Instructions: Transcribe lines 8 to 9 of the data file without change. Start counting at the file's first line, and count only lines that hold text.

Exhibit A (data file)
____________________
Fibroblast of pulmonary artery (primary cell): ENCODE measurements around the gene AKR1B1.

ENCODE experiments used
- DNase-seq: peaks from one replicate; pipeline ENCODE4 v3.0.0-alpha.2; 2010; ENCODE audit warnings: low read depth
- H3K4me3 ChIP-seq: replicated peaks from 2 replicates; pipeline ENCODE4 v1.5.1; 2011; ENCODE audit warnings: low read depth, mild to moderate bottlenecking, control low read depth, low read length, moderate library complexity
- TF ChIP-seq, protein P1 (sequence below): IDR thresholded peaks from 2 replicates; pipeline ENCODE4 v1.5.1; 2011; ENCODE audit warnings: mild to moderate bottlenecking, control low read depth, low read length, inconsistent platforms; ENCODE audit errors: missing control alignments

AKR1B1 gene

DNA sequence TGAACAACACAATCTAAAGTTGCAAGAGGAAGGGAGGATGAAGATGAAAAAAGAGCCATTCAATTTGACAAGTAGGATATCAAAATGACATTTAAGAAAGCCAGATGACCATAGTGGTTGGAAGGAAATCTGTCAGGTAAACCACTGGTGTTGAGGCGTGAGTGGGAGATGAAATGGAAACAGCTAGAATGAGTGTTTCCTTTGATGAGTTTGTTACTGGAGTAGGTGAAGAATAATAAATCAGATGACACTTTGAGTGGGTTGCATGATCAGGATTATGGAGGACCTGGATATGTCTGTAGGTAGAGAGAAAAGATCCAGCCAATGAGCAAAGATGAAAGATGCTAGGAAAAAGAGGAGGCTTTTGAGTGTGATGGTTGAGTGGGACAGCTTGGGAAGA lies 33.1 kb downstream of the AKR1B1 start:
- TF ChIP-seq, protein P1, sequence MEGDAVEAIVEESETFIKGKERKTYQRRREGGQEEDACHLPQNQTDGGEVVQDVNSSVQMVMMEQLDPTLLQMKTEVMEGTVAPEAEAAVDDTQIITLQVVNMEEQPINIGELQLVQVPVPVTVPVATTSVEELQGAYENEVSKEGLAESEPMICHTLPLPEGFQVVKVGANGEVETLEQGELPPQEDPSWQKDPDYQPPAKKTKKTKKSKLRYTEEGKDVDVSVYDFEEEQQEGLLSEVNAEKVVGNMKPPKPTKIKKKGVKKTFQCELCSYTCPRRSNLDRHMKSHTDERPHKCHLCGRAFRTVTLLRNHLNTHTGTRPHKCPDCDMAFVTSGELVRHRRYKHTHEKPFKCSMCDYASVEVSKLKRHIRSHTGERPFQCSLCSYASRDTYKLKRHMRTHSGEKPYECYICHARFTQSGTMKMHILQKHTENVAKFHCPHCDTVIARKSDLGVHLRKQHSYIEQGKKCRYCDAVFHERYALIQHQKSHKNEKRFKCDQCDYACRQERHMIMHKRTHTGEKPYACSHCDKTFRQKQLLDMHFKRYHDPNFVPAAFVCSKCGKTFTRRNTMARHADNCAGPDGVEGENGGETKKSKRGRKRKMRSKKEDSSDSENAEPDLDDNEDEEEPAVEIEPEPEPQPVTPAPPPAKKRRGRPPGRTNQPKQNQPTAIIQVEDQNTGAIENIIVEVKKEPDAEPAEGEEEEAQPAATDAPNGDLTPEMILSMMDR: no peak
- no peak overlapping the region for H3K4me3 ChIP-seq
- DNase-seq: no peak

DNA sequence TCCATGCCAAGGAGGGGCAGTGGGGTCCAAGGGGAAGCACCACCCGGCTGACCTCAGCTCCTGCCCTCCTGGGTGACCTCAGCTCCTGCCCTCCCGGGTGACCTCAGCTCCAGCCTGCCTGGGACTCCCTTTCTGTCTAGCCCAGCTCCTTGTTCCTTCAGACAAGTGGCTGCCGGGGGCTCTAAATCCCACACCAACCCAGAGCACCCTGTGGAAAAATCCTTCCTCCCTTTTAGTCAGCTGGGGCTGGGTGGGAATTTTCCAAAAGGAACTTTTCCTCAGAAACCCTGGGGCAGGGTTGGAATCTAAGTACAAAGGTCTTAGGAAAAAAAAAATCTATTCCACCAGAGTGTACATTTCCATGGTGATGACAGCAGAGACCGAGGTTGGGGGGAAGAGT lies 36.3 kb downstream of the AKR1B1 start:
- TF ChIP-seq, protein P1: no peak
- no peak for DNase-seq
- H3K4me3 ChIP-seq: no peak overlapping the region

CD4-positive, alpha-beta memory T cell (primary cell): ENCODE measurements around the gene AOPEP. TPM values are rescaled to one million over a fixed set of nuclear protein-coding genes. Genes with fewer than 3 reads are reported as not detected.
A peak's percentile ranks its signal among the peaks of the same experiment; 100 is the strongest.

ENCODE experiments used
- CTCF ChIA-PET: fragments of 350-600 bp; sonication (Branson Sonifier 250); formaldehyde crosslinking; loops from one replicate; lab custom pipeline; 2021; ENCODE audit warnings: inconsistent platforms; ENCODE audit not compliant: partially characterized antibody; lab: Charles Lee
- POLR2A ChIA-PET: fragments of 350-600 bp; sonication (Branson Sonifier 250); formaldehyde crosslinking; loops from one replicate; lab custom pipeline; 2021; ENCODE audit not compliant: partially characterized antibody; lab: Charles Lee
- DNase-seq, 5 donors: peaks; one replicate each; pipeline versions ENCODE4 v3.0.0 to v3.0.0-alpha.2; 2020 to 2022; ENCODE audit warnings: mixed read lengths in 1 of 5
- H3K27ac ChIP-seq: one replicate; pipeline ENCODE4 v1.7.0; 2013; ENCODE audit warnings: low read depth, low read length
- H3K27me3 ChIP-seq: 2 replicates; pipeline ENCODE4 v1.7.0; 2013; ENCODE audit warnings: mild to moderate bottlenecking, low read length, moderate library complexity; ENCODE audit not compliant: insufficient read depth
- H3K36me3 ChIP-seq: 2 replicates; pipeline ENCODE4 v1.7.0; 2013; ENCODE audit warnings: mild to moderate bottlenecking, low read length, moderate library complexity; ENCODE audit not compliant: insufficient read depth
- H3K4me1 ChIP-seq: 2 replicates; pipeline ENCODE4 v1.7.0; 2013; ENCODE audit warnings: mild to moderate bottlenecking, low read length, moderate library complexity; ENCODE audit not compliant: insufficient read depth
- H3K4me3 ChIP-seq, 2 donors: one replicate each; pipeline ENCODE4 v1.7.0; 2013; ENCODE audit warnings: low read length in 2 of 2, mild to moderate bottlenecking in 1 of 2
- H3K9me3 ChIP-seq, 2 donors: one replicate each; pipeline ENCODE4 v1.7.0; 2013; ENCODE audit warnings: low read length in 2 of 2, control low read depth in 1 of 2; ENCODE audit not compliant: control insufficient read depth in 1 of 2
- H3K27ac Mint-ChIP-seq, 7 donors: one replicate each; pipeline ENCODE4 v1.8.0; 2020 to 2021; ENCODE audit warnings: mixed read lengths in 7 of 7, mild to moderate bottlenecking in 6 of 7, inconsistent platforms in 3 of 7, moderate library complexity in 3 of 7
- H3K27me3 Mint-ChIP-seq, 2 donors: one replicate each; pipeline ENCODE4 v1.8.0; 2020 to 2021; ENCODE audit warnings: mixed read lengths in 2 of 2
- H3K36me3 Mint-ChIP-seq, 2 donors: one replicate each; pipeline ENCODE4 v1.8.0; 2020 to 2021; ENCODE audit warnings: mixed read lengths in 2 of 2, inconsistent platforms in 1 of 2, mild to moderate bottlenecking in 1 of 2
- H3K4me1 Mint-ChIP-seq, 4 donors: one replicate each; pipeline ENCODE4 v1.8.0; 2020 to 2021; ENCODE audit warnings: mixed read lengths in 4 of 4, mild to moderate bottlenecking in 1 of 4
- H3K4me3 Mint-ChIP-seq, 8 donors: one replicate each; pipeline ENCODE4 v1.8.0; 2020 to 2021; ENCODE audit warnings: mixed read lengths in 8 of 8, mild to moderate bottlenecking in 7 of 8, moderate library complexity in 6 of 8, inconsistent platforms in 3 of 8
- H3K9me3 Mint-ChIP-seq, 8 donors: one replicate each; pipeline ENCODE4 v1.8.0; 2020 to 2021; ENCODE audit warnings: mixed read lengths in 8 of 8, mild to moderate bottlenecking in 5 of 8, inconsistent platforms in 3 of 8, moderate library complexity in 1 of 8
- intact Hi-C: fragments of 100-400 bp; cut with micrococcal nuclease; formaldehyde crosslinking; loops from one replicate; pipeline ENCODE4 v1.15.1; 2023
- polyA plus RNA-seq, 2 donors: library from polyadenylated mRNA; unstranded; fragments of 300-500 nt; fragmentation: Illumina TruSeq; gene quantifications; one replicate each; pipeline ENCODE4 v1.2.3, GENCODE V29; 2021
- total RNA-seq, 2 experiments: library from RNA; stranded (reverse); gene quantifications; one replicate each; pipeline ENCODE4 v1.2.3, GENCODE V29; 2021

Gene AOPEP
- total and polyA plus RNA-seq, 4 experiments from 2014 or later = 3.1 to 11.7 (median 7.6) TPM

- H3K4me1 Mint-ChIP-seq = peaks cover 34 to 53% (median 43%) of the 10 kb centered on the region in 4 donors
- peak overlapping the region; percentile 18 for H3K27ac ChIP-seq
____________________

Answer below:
- TF ChIP-seq, protein P1, sequence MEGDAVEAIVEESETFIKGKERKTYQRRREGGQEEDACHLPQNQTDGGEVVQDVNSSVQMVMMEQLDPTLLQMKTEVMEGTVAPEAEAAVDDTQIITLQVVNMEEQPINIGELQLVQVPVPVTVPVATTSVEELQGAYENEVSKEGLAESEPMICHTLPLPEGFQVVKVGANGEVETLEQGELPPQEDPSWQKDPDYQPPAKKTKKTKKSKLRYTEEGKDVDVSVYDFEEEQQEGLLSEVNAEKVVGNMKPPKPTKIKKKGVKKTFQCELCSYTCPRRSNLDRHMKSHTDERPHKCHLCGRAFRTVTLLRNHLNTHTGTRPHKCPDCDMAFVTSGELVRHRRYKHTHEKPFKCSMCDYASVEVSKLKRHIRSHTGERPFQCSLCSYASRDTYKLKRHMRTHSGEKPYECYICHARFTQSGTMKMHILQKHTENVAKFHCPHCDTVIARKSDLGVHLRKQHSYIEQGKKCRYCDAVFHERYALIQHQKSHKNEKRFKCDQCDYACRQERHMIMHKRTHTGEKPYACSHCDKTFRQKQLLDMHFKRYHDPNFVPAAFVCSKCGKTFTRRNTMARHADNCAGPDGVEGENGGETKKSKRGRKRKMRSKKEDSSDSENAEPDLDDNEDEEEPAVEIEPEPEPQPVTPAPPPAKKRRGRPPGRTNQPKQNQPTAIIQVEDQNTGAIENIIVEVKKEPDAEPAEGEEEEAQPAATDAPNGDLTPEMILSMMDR: no peak
- no peak overlapping the region for H3K4me3 ChIP-seq